Getting on to the TED stage isn’t easy, and for good reason. It’s a venue for exceptional, revolutionary thinkers who have ideas that are meant to change the world.

Too many speakers are keen to get on the TED stage and are willing to talk about anything to get there, but saying, “I can talk about anything. What would you like me to talk about?” comes off as though you actually have nothing important to say. Having one crystal-clear idea you want to share will help you get a lot further than broadly saying, “I can talk about anything.

Get on topic

So, where do you start when it comes to finding that great, spreadable idea?

Start with what you are genuinely passionate about.

Then look at where that passion overlaps with your expertise: figure out how it connects with your profession, education, or experience.

Get on topic

Now, you are starting to get into your niche. Figure out what you have to offer that no one else does.

Once you’ve got a general idea for your topic, you’ve got to spend some time refining it and building your social proof.

Start building your talk and influence, now.

Even though you believe your idea for solar-powered transport ships can transform the world, without a background in transport ships or renewable energy, or experts from those fields who agree with you and back you up, unfortunately, its going to be challenging for you to get on the stage.

Spend some time getting that social backing and influence if you don’t have it already.

(Want to go more in depth on this idea? Becoming a thought leader in your niche)

Once you have your topic, you need to refine the idea until you can get it across in one succinct sentence that explains it clearly.  

The sentence might not include all the points, it might not be the catchy title, or have all the stories you will tell, but you need to figure out a way to get your idea down that is short, intriguing, and clear.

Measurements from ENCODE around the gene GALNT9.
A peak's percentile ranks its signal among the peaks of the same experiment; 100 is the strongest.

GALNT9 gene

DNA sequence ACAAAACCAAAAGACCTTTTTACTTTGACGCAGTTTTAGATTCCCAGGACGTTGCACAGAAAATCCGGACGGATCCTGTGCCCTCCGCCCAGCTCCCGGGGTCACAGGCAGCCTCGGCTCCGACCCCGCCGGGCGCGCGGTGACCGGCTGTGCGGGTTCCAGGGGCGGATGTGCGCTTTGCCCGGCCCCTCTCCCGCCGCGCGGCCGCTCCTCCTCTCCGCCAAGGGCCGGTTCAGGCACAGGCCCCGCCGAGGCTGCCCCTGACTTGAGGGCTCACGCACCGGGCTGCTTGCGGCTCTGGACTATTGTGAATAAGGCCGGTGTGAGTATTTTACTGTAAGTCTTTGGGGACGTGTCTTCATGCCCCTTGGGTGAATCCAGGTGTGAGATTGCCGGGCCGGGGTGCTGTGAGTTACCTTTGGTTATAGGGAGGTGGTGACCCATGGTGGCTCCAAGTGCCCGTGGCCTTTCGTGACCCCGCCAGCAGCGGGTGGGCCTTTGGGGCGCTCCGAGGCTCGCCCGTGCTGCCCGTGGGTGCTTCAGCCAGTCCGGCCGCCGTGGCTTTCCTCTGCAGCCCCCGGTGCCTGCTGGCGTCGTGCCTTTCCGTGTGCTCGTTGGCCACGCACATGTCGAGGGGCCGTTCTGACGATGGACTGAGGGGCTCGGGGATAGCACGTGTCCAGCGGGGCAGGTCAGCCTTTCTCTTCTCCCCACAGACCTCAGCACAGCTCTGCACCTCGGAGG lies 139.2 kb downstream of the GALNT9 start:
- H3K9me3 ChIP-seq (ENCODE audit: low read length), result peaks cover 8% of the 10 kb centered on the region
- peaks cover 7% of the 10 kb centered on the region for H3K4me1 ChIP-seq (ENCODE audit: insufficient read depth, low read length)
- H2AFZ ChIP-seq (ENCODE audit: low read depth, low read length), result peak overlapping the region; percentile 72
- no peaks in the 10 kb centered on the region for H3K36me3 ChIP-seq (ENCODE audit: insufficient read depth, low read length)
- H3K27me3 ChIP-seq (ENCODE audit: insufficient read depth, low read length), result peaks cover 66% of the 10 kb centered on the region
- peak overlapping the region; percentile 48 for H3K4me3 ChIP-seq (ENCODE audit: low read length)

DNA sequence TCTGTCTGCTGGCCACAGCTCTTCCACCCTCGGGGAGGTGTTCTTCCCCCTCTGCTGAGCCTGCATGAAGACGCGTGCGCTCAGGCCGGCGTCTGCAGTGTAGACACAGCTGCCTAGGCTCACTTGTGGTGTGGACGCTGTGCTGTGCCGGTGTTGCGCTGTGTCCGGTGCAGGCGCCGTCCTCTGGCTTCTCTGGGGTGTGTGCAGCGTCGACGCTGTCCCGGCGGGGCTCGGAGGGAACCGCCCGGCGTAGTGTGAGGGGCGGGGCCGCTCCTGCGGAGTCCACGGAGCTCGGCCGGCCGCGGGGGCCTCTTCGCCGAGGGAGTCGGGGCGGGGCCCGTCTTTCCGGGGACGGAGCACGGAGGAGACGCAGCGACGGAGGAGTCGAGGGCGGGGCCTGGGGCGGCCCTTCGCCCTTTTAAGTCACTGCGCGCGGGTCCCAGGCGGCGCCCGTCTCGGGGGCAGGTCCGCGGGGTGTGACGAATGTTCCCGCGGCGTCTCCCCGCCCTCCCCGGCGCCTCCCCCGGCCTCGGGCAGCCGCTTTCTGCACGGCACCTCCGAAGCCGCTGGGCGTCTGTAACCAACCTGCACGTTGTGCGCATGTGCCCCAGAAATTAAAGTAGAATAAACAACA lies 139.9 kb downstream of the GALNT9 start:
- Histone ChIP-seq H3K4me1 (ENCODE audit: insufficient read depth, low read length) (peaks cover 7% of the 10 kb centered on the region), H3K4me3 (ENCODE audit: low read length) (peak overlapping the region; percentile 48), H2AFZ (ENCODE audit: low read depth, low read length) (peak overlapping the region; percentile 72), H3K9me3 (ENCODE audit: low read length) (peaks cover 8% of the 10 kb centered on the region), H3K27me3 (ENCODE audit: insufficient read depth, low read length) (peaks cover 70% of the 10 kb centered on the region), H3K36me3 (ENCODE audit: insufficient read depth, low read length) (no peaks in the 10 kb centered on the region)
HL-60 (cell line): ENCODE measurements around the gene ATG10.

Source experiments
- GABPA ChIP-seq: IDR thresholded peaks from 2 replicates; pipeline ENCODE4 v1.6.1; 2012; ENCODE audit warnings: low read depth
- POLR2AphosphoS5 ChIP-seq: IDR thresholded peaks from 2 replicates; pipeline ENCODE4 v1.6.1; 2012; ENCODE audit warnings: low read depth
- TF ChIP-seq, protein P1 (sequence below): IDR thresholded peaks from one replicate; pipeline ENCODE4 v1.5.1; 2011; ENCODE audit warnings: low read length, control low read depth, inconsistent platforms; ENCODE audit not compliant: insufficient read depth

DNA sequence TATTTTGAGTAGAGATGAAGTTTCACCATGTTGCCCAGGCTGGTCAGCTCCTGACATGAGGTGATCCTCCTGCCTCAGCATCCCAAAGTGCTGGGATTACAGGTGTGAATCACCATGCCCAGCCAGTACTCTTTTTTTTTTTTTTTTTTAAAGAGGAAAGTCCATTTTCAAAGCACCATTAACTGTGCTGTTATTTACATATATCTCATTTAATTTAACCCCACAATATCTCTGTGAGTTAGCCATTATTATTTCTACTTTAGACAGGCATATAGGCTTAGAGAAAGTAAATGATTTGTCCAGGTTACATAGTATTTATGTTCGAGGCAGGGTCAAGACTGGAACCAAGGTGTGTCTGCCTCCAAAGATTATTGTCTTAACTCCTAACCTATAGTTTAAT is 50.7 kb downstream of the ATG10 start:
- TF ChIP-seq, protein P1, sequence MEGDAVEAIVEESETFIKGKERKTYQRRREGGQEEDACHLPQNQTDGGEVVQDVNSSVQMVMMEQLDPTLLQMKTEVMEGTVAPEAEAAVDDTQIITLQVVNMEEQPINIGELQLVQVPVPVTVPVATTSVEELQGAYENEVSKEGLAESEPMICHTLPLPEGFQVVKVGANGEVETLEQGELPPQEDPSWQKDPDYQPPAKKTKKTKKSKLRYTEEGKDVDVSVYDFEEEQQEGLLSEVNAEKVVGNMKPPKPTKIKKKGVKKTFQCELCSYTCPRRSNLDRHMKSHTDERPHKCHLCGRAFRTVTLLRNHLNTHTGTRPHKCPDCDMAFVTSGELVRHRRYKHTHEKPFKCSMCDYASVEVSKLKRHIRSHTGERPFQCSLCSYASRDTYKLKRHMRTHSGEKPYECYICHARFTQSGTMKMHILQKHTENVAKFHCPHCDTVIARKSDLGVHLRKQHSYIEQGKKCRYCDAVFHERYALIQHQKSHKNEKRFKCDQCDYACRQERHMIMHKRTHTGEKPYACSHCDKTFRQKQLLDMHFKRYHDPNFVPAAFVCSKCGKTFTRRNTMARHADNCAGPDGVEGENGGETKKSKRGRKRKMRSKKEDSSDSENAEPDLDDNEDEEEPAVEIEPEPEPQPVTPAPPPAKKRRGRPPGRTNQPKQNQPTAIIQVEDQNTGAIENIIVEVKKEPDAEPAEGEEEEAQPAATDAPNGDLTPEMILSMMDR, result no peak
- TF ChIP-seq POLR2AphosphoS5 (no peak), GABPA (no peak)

Once you’ve got your topic and succinct sentence, don’t wait until you are on stage to start talking about it: build a blog, create a website, and get active on social media to start spreading the idea.

Start giving talks, free or paid, and get in front of audiences to refine it. Look at these talks as an opportunity to test out your ideas, stories, facts, and insights on an audience to see what resonates and works the best.

Note: there's also a chance you might attract the attention of a TED curator, team member, or organizer who will then invite you to give a talk. Don’t be afraid of getting in front of as many audiences as you possibly can to increase your chances of the right person being there.

Once you’ve got your idea, you’ve practiced talking about it, and you’ve built some influence, it is time to start applying.

Start with TEDx

There are literally thousands of TEDx events happening every year around the world, and being on TEDx is the perfect launch pad to get on the big TED stage.

The TEDx Talks are made into videos which are posted on the TEDxTalks YouTube Channel. This not only gives you great exposure but, additionally, all the videos are reviewed by the TED team once they are uploaded. That means your video might give you the chance to be discovered by the TED curation team.

Also, if you link to your TEDx video in your TED application, this might help get you on the shortlist.

So, how do you get on TEDx?

Start by researching future TEDx events. Start with your area or language and start following them.

Figure out when the events are and what the topics are going to be.

Get involved with the community and organizers.  

Keep your eye on their website or social media pages. They may announce when they're accepting applications for their next event.

Some TEDx events will even put out an open call for speakers—so keep your eyes open.

(Check to see if there are any TEDx open calls right here on SpeakerHub)

Make sure you start this at least several months before the upcoming event. If you are reading about the TEDx in the newspaper, (or whatever major news feed source you follow) you are far too late to become a speaker—they will have chosen their speakers months ago.